Lower Extremity Functional Scale (LEFS)

Original Editor - Emily Hanson

Top Contributors -

Emily Hanson  



The objective of the Lower Extremity Functional Scale (LEFS) is to measure "patients' initial function, ongoing progress, and outcome" for a wide range of lower-extremity conditions.[1]

Intended Population

The LEFS is intended for use on adults with lower extremity conditions.[1]

Method of Use

Example Questionnaire: Pdf_icon.gif Lower Extremity Functional Scale

The LEFS is a self-report questionnaire. Patients answer the question "Today, do you or would you have any difficulty at all with:" in regards to twenty different activities.[1] Patients select an answer from the following scale for each activity listed:

     0.  Extreme Difficulty or Unable to Perform Activity

  1. Quite a Bit of Difficulty
  2. Moderate Difficulty
  3. A Little Bit of Difficulty
  4. No Difficulty

The patient's score is tallied at the bottom of the page. The maximum possible score is 80 points, indicating very high function. The minimum possible score is 0 points, indicating very low function.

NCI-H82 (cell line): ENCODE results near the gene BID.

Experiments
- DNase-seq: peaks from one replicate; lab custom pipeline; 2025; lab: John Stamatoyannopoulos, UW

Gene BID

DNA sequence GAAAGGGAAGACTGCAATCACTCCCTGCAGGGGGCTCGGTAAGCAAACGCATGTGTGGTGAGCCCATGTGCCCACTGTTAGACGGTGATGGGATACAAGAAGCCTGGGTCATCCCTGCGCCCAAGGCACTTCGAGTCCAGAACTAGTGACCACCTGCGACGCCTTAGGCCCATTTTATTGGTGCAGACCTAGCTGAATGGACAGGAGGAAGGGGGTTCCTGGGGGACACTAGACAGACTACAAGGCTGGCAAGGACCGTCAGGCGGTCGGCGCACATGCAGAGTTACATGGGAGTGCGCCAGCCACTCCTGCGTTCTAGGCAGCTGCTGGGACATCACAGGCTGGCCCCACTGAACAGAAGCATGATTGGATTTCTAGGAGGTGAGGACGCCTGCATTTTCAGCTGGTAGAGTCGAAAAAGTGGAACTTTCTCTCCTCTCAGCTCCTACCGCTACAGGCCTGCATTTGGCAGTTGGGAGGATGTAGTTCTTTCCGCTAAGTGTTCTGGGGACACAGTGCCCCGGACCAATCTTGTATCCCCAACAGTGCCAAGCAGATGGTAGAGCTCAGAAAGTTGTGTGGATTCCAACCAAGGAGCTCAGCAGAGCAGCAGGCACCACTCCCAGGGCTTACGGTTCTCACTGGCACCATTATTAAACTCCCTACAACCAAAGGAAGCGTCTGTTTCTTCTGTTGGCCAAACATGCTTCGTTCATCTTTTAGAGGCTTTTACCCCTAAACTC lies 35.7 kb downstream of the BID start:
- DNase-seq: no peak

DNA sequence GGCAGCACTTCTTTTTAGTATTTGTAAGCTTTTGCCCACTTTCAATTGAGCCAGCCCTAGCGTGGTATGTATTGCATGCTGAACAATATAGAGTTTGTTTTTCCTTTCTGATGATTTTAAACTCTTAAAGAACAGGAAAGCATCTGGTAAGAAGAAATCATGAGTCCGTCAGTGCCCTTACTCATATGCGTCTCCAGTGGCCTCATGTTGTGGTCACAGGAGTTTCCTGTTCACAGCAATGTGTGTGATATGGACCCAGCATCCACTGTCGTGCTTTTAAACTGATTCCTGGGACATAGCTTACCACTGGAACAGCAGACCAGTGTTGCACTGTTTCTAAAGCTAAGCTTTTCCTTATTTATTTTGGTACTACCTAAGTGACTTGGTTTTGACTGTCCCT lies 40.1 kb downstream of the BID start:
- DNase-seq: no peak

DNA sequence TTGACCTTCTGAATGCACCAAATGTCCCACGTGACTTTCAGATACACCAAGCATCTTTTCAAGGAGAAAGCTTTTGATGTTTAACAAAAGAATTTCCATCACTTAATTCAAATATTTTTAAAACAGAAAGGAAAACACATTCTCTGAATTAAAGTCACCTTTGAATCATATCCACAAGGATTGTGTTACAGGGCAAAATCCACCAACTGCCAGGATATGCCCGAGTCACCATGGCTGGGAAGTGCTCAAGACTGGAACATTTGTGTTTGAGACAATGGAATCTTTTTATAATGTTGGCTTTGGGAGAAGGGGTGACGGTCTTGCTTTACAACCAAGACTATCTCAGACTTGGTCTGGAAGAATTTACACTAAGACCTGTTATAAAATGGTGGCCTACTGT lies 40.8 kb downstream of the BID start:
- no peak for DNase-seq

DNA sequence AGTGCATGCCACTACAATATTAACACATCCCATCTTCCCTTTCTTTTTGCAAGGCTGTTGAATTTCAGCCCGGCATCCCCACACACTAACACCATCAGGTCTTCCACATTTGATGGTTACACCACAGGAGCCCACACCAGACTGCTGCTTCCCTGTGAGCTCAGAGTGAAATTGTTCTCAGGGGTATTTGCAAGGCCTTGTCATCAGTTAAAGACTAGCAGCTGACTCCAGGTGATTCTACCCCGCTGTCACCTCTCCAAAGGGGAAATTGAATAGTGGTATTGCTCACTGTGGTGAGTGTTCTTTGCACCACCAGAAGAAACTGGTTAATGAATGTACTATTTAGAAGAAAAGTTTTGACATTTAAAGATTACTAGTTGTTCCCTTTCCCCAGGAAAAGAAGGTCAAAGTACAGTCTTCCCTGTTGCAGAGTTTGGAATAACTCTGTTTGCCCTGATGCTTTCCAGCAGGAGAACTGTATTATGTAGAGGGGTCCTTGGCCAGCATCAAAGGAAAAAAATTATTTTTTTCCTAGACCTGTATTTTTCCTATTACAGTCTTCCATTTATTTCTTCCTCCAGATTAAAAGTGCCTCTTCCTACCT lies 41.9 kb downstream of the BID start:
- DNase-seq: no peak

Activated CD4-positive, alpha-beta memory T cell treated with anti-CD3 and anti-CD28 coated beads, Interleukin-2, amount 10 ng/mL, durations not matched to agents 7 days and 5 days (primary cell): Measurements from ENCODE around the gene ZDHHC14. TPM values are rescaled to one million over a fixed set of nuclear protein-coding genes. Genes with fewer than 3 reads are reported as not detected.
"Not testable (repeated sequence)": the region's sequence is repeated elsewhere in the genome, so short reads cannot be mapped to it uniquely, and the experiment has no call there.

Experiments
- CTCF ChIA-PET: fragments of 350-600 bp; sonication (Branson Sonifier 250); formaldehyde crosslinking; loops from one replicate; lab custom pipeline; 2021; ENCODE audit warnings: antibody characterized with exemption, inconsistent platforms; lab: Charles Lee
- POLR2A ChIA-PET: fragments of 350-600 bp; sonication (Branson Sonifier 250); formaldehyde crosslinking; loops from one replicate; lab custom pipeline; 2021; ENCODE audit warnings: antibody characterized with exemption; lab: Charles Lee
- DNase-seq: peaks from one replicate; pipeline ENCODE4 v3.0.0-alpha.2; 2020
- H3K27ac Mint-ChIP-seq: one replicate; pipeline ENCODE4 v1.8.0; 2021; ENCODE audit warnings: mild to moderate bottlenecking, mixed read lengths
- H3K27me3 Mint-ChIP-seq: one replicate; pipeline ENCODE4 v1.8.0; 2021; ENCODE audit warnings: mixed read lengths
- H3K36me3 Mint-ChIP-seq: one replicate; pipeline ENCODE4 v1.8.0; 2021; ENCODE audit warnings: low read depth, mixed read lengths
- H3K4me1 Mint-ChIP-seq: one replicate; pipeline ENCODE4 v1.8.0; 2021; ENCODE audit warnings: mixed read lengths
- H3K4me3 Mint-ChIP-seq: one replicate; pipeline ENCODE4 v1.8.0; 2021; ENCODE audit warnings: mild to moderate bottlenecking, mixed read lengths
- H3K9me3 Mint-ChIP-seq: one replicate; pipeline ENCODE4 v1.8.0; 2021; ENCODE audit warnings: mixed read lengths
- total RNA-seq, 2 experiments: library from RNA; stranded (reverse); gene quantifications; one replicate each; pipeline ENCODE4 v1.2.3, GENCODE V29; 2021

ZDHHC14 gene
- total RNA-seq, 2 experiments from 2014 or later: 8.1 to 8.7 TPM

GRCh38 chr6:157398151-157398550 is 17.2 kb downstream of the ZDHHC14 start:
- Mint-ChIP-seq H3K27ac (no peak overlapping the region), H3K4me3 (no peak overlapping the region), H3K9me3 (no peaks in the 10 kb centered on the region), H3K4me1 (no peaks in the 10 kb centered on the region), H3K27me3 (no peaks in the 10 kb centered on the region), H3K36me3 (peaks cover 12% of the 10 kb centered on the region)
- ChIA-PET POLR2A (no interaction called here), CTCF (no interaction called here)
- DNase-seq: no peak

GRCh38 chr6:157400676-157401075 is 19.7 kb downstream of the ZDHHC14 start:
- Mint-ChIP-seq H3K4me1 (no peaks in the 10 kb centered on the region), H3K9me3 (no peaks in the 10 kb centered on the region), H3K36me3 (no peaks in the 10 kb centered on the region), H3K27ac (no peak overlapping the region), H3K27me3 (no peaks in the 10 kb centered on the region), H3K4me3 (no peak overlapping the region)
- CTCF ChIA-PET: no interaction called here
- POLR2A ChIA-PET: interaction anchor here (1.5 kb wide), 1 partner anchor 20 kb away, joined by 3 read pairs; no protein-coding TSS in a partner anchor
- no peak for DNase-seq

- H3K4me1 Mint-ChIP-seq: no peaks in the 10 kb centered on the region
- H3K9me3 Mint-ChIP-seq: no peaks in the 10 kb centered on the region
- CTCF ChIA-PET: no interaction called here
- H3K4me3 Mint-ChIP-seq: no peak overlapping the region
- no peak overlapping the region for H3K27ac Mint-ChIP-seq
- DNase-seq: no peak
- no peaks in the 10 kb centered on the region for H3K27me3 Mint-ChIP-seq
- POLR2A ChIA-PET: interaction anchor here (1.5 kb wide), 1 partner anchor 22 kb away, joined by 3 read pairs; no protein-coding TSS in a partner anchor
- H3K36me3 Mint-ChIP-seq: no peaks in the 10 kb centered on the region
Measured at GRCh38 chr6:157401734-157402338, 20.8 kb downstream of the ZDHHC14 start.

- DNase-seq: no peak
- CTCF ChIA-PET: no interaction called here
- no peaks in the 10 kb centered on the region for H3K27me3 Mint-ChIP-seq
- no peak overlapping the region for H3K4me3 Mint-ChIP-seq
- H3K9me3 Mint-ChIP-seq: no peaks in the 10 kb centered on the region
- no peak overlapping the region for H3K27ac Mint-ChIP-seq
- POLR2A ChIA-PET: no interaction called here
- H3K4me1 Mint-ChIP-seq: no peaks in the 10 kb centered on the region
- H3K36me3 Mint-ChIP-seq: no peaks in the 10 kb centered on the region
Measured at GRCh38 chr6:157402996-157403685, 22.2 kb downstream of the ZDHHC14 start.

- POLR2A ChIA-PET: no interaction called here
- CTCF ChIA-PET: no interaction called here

Video: how to score the LEFS



Internal reliability for the LEFS is excellent (α=0.96). Test-retest reliability estimates were R=.86 (95% lower limit CI=.80) for the entire sample (n=98) and R=.94 (95% lower limit CI=.89) for the subset of patients with more chronic conditions (n=31).[1]


The LEFS is a valid tool as compared to the SF-36.[1]


The minimum detectable change (MDC) for the LEFS is 9 points. That is, a change of more than 9 points represents a true change in the patient's condition.[1]

The minimum clinically important difference (MCID) for the LEFS is 9 points. That is, "Clinicians can be reasonably confident that a change of greater than 9 points is... a clinically meaningful functional change."[1]

The capacity of the LEFS to detect change in lower-extremity function appears to be superior to that of the SF-36 physical function subscale, as indicated by higher correlations with an external prognostic rating of change.[1]


The LEFS has an error of +/- 5 points. That is, the tabulated score is within 5 points of a patient's "true" score.[1]


Lower Extremity Functional Scale, from the McReady Foundation

Recent Related Research (from Pubmed)


  1. 1.0 1.1 1.2 1.3 1.4 1.5 1.6 1.7 1.8 Binkley JM, Stratford PW, Lott SA, Riddle DL. The lower extremity functional scale (LEFS): scale development, measurement properties, and clinical application. Phys Ther 1999;79:371-383.

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